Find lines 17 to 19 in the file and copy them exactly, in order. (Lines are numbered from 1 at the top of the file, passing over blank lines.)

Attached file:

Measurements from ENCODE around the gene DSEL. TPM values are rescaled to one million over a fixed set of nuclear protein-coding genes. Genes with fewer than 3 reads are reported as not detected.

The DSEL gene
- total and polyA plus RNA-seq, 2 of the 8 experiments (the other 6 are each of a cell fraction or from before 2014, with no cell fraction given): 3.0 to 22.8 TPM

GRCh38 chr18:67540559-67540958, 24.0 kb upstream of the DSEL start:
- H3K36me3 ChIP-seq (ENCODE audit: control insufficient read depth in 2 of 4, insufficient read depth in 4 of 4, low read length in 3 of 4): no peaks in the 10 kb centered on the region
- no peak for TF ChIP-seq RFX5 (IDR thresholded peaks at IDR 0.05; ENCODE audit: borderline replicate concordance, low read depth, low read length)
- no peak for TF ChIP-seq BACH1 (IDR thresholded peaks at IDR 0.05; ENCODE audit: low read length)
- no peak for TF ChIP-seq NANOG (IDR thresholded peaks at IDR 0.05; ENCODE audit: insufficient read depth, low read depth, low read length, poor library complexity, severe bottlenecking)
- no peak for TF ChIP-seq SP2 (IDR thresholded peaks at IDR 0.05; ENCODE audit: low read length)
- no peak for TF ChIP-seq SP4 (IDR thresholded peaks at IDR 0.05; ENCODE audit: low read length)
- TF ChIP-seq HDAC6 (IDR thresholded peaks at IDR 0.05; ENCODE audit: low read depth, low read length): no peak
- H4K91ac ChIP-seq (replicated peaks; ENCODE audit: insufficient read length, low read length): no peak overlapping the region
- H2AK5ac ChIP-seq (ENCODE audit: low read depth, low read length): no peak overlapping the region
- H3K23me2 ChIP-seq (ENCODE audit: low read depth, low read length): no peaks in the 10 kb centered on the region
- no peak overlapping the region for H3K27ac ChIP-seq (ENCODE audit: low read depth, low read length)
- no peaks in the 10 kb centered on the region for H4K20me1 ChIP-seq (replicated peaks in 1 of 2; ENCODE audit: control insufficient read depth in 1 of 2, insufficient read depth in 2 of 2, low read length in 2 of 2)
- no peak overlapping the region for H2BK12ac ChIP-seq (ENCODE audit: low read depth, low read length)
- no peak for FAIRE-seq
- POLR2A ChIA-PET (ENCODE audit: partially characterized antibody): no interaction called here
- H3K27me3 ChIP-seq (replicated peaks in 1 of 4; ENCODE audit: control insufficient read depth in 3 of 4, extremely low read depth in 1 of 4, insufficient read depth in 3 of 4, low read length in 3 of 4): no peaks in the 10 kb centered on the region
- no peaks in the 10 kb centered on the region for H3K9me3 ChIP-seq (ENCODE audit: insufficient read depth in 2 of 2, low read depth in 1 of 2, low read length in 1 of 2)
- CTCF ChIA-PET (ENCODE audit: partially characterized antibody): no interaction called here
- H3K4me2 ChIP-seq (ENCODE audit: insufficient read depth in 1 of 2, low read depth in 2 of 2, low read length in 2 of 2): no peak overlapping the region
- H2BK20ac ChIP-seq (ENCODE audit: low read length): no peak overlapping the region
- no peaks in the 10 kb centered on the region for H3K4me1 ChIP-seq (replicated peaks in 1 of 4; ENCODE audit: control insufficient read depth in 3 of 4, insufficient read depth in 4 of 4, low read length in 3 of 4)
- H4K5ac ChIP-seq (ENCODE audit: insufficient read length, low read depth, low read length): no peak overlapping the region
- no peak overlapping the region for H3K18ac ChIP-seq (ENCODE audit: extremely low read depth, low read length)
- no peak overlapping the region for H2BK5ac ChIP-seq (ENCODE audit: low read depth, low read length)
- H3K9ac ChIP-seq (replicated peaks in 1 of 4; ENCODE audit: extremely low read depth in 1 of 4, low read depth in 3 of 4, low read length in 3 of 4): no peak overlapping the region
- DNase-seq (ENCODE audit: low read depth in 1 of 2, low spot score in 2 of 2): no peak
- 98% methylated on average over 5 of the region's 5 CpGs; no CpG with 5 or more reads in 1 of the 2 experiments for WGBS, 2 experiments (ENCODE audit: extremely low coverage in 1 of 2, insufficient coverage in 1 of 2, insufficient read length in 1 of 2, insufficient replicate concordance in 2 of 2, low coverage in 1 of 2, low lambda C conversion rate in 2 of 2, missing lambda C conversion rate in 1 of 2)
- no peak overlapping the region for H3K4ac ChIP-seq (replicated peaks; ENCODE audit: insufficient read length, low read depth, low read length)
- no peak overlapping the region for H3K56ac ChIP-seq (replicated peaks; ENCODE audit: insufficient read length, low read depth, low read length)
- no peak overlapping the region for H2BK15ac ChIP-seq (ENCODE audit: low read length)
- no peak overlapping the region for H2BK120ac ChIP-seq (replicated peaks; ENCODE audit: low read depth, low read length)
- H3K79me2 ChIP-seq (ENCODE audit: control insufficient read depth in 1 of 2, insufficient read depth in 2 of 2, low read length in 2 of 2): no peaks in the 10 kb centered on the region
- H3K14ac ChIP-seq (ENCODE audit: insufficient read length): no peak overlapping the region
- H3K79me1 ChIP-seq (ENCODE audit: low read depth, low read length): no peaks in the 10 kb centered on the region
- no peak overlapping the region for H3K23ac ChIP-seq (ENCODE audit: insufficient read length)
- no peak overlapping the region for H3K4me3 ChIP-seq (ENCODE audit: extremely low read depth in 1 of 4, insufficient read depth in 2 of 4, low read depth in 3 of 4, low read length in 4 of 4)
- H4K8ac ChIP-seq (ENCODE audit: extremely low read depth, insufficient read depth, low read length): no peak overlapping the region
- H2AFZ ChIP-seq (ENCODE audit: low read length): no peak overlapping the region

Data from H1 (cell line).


- no peak overlapping the region for H2BK12ac ChIP-seq (ENCODE audit: low read depth, low read length)
- no peak for FAIRE-seq
- POLR2A ChIA-PET (ENCODE audit: partially characterized antibody): no interaction called here